I tried out my new camera along one of the beaches at Sleeping Bear Dunes. Cotton wood trees survive here in the migrating sand because they can grow new root systems higher up on their stems as needed.
On Memorial day, a loop on the Sleeping Bear Plateau is a popular family trail.
Sometimes, I think of Georgia O’Keefe, when I look at the shapes such as the elevation shown here, dubbed ‘silicon’ by Masaaki Vada , a friend of Troels.
The dunes, of course, abut on water, as here, where Otter Creeks spouts into the Big Lake. Like David , I am interested in aerial views. A Google map excerpt to the right shows the area photographed here with Otter Creek at the bottom and Empire bluff at the top, 2 miles away. I am fascinated by my necklace on the slope of the Empire Bluff. The naked half ring, reddish with clay, has been slowly moving down over the 10 years that I have been watching it – dynamic dunes.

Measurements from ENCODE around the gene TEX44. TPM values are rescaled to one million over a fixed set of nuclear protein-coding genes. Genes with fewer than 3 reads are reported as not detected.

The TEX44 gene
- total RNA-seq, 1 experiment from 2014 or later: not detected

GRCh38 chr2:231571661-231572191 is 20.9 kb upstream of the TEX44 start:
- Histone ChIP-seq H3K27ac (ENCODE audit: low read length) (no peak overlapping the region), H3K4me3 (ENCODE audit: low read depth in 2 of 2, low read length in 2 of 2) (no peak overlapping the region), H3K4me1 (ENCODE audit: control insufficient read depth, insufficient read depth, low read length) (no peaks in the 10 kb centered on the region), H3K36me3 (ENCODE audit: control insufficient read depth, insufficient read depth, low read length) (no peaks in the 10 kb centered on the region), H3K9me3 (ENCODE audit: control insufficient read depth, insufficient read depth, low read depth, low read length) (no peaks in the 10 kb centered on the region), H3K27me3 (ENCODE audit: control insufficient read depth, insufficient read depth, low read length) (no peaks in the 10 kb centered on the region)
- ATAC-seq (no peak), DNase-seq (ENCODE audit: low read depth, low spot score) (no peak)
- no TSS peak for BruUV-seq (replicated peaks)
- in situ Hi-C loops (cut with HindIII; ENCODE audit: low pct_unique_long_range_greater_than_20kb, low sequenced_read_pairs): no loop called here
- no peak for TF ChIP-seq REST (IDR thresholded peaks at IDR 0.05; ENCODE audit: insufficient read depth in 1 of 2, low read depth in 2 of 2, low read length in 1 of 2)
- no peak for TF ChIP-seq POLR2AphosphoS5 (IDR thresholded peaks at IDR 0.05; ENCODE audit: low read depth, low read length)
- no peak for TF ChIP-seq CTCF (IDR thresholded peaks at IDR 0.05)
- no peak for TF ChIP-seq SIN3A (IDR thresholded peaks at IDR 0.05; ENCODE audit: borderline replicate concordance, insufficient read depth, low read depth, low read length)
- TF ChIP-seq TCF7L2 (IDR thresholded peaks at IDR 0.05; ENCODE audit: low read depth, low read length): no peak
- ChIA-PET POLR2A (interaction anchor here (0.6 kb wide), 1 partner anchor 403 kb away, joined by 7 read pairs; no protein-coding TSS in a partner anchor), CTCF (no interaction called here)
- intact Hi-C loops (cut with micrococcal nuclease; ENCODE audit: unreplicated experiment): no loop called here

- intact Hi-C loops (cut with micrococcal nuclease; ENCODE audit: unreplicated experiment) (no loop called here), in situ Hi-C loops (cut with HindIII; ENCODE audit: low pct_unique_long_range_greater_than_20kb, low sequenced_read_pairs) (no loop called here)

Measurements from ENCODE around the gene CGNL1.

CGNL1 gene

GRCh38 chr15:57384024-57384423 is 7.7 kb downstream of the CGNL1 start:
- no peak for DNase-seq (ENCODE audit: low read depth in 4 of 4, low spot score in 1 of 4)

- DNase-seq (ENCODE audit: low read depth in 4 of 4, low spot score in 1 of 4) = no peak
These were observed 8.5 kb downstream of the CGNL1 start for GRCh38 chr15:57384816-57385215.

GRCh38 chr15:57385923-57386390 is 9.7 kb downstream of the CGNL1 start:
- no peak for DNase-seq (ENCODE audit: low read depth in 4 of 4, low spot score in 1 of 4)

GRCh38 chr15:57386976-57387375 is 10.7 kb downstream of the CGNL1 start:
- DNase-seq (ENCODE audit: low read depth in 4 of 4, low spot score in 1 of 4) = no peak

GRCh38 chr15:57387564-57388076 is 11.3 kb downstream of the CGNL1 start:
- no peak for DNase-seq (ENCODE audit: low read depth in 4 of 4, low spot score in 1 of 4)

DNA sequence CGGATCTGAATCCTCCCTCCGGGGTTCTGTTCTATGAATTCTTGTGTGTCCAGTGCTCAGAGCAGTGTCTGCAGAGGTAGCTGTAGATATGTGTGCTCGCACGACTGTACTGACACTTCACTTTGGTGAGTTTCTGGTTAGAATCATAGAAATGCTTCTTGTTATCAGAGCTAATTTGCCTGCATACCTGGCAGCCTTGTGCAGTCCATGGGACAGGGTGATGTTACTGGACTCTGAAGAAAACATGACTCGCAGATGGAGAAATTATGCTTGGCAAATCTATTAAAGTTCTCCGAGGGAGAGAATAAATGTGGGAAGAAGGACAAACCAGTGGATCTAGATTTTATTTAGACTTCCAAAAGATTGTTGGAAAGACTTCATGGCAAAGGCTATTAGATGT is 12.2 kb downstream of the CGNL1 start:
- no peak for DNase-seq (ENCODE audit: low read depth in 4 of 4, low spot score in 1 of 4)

We are happy for overcast days. The light reflecting off the lake can be very strong.
Here, poplars but not the Big Lake are touched by wind.
What is my Sense of the Place? I enjoy exploring its many faces – wandering dunes, scrubby junipers, lush maple and beech forest. While Troels is planting berry bushes and trees, I am on my artistic quest. I cannot import Karl here to paint the dunes.
There may be a niche for art combining humans with dunes such as the above children and my sister, dreaming on a ‘perching’ dune. While Sunil is fascinated by faces, I am intrigued by whole body expression.
I am now playing with different materials to find the one for which I have the most affinity.